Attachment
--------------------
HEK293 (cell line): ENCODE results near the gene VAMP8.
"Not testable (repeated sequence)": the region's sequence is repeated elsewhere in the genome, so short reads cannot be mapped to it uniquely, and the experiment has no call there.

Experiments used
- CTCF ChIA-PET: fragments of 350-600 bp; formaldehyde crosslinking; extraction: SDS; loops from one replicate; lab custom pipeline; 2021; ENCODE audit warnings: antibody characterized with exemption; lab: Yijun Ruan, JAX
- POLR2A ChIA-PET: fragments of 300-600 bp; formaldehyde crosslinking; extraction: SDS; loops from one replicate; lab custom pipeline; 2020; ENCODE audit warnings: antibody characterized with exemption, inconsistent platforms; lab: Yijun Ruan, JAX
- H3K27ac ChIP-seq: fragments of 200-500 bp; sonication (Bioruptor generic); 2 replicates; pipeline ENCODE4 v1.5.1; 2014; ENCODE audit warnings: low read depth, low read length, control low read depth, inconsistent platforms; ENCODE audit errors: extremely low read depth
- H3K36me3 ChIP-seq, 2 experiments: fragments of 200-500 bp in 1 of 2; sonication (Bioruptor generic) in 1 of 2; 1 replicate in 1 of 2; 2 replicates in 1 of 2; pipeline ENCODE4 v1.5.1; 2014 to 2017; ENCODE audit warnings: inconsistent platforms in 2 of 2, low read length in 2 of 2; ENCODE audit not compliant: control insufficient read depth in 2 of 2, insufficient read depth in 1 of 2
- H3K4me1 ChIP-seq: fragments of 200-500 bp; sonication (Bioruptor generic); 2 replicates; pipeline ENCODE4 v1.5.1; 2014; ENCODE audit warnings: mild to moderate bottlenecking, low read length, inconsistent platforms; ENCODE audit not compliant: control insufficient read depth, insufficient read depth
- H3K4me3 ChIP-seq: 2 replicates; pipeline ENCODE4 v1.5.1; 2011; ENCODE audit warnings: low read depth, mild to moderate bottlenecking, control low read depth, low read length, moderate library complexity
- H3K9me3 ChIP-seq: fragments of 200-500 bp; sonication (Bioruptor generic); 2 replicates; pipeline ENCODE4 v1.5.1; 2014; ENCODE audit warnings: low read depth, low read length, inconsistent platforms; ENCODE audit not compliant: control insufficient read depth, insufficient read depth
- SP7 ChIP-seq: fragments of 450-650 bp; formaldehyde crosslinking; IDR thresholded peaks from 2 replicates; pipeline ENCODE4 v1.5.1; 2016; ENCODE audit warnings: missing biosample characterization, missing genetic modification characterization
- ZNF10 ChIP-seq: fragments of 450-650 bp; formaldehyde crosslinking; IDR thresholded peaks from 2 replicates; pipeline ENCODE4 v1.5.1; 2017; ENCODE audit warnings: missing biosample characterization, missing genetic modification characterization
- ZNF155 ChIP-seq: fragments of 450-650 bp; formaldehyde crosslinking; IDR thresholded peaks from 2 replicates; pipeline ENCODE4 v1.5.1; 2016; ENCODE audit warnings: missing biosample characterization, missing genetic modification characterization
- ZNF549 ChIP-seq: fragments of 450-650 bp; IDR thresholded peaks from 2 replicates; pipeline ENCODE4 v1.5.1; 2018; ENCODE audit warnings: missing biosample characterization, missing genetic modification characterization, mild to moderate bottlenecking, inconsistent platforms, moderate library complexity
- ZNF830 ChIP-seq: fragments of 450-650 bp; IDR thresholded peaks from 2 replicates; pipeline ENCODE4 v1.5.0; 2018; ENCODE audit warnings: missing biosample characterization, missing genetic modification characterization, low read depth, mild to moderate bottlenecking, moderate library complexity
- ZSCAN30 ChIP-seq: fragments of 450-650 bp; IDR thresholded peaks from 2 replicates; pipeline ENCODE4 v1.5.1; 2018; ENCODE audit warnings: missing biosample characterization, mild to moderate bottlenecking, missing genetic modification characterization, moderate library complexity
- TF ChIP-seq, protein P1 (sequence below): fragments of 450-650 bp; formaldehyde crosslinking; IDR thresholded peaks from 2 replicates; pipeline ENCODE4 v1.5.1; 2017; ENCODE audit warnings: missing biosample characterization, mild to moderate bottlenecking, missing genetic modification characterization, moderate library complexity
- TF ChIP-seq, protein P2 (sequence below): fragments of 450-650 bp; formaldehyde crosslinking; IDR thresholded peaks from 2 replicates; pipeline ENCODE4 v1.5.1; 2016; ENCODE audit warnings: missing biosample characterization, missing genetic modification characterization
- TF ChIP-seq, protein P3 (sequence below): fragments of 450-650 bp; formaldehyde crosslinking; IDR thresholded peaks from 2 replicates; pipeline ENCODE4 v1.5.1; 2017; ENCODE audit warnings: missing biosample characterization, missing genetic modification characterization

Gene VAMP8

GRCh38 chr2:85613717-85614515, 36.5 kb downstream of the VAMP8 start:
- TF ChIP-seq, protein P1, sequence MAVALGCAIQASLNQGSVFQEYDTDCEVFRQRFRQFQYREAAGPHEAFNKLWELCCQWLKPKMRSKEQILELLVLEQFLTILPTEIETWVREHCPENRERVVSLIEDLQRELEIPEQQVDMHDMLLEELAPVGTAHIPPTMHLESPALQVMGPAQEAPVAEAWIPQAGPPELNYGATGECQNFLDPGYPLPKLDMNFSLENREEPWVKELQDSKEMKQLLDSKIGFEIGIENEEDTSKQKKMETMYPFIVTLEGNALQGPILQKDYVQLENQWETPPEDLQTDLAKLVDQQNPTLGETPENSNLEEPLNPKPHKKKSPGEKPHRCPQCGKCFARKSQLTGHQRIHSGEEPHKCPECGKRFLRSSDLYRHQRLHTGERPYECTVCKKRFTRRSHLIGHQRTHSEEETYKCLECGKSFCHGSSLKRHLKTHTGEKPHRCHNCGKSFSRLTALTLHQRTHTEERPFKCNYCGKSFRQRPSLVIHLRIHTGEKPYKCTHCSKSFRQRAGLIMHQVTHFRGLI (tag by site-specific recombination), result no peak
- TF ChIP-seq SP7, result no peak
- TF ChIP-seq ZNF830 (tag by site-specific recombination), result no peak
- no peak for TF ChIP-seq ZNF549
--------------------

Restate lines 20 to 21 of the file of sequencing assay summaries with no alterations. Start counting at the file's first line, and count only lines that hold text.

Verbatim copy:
Gene VAMP8

GRCh38 chr2:85613717-85614515, 36.5 kb downstream of the VAMP8 start: